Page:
Why I created a blog

Its been four years since I first created this blog. It has remained true to Essbase and related information over those years. Hopefully it has answered questions and given you insight over those years. I will continue to provide my observations and comments on the ever changing world of EPM. Don't be surprised if the scope of the blog changes and brings in other Hyperion topics.

Tuesday, September 23, 2008

Open World Tuesday

OK, I’ll start out with a couple of observations about the conference. First, I find it interesting that the scheduler builder web site went down Sunday night and was not available Monday most of the day when I tried. Also getting to the agenda did not work most of Monday. Perhaps Oracle should talk to a software company to help them have software to support the load. Not a good showing Oracle. Second, I don’t understand why snacks come out at the end of breaks and right before the next session is starting. In addition, why are coffee and tea limited to certain breaks. It would be nice to have it available between sessions. With all the money Oracle is spending on the conference, I’m sure this could not add much to the cost or running the conference. It would also keep more of us awake on these long days. Finally, why do we need an hour dedicated to the exhibition hall? I realize the vendors paid a whole lot to be there, I’m sure most people have been though the exhibition halls multiple times already. We don’t need to cram everyone into the feeding frenzy at one time.

My first session of the day was “Management Excellence, Performance Leadership” by Frank Butterendijk (Hope I spelled that right). Although this session was listed as Hyperion, It wasn’t. Frank is an interesting speaker and related Performance management to cultural Analysis. He did this only using one power point in the presentation. He wrote a book on the subject and although I have not read it, if it is anything like the way he talks, it should be a good read. Frank talked about compensation being related to revenue which is his opinion is wrong, He says it should be more related to contribution. I agree with this. It is wrong due to two reasons, thoughtlessness and laziness. It’s easier to do things the way then always have than to come up with better ways. Some other things Frank said that I thought interesting were? Performance indicators need to be assigned to individuals and not shared. Shared responsibility is no responsibility. He had some interesting cases which the audience helped him evaluate (His powerpoint slide). Overall he was informative and enjoyable, but I left a little empty thinking it should have been related to how to define key metrics or how to evaluate them or something related to software that would provide tangible results.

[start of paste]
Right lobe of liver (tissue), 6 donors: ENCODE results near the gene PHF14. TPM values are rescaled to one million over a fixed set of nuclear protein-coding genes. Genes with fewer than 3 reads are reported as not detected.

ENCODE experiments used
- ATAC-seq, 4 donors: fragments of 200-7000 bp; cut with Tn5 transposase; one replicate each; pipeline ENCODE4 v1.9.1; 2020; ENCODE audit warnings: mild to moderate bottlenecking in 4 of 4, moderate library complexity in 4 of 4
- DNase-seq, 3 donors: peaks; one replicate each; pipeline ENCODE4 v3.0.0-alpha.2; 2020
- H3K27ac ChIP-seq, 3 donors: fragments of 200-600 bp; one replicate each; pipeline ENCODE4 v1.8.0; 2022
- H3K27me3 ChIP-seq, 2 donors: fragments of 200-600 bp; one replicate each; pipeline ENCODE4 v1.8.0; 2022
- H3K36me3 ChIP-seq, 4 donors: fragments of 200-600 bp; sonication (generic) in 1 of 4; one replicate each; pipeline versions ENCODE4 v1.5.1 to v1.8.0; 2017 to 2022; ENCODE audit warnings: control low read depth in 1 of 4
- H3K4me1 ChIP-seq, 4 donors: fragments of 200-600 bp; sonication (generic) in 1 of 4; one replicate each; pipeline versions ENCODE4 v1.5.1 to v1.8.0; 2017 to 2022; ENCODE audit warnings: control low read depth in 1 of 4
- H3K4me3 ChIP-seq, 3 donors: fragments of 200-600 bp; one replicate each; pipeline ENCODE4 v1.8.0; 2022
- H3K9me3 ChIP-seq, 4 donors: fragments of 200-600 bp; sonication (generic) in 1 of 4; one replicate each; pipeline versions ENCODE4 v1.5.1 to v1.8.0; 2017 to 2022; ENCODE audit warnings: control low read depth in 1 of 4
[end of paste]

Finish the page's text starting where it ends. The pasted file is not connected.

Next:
Most of the rest of the day was a bust. I had to skip a couple of sessions I planned to attend to provide my own little un-conference for a client that had created a cube and had performance issues with it, I spent a couple of hours teaching them about dense/sparse settings, outline organization, cache settings, Load rule optimization and ASO cubes. In the end I think they got a lot out of it.

I did find what I think the best deal of the conference is.(At least to me). While I didn’t pick up any of the junk any of the vendors were offering. I found if I had lunch at the Yerba Buena gardens, they gave me a cool oracle blanket to sit on in the grass. I got to keep it. Ok so I picked up one think I don’t need, but really like.

I finished off the day listening to Ray Roccaforte and John Kopke on Oracle Essbase in the middle tier and Oracle OLAP in the database tier. I thought Ray was a bit boring, just re-reading what was on his power points. John was much more polished and more enjoyable to listen to. While I though this session was going to explain to me how to integrate the two technologies together, it really was two distinct presentations. The first describing Oracle Olap and the second describing Essbase.
Is short the grid they provided showed the differences. They went though it quickly and hopefully I got everything correct in it. Some of it is summarized.



I was supposed to go to a party hosted by Applied OLAP and a couple other companies, but I got out the session late and didn’t want to figure out how to get to the hotel. Instead I want to the Oracle Ace dinner and had a nice time talking to a number of other Aces and Ace Directors.

I’m afraid, this will be my last post on the conference. I have to go back to the real world tomorrow and meet with a client.

No comments: